EVERETT — If lousy luck and resiliency were MCAS topics, Everett High would beat Boston Latin.
Listen to the stories of kids in this struggling school and you realize how very little numbers like test scores and turnaround statistics capture. These students carry around stuff so heavy it’s a wonder they make it to school at all, let alone talk about it.
“I never thought this would happen to me, to my friends, but death? Death does not discriminate,” said Peace Ntagengwa, standing on a stage Friday morning as several hundred of her fellow juniors sat in red-upholstered seats in the school’s auditorium. Someone she loved was fatally stabbed last summer, along with a friend who survived.
“I know this is bad, but I wanted the other boy to die.”
Her performance was part of an initiative called StoriesLive, run by storytelling outfit massmouth in 11 schools. Winners of story slams in each school will compete in a regional contest for scholarship money at the end of April.
After weeks honing their stories, the best or most extroverted storytellers were chosen to perform for the entire grade. Some of the 19 kids who walked onto the stage Friday morning stood rigid behind fixed microphones, some crouched down to reenact comic scenes, some dissolved as tearful friends watched. They were brave, funny, eloquent.
Here was Timmy Dufresne, pulled out of school early one afternoon when he was 6, surrounded by people at his home: “I remembered wondering aloud, ‘What is this party for?’ and somebody told me, ‘Don’t you know? Your father died today.’ ”
And Sylverain Phaudly, who told of being caught in an earthquake in Haiti, emerging from his house to see his neighbors dusty and bloodied, “walking like zombies.” And Don Wells, who managed to get laughs telling the story of how, when he was 5, the car in which he was left alone was stolen while he hid on the floor. And Antonella Carello, who almost died because a surgeon botched her tonsillectomy.
Amidst the eloquent cavalcade of hurt and hardship, there were funny stories told by budding comics. Cody Goodman’s father took too many muscle relaxants by mistake and began hallucinating. “Make sure to clean up the bodies, I stored them in the couch,” he said as he was being taken to the hospital. He thought the pillows were people, Goodman said.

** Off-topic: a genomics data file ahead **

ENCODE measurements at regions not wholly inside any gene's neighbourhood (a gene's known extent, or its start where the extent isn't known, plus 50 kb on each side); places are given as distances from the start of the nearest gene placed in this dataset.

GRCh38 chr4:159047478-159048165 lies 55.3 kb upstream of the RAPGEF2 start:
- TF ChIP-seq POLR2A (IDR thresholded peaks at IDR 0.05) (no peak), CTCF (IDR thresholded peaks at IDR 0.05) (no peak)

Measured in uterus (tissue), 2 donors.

Stephen Carlin’s mother convinced her 11-year-old, Potter-loving son that he had been accepted into Hogwarts. “I was the coolest kid ever,” he said. “I get four suitcases packed. My mom says, ‘Ready for the big day?’ ” When the truth came out, he thought he’d never forgive her.
A couple of the stories were especially hard to hear. One girl recounted, in excruciating detail, the time her 25-year-old cousin almost raped her when she was 9. “Oh, my God, I felt his mouth on my mouth,” she said, her voice rising. “Get off me! The door opened. Thank you, Jesus, it was my mother. . . . That’s when I realized even family you can’t trust.”
That’s a lesson Jackie Rogers learned some time back. She and her brothers had been taken from their addicted father and mentally ill mother eight times, she said. Eventually, she refused to go back. “My sister has been my mom for the last year,” she said through tears. “When you think things are tough at home . . . just remember, things could be much worse.”
Things are tough for a lot of these kids. Sitting there, looking up at them as they heave their barely begun, too-hard lives into words, you had to marvel at their ability to just show up, day after day. And wonder about what horrors and hard-won victories the kids who wouldn’t dream of standing on stage were quietly keeping inside.
When it was over, the juniors drained from the auditorium, headed back to their classrooms, carrying their stories with them.
Yvonne Abraham is a Globe columnist. She can be reached at firstname.lastname@example.org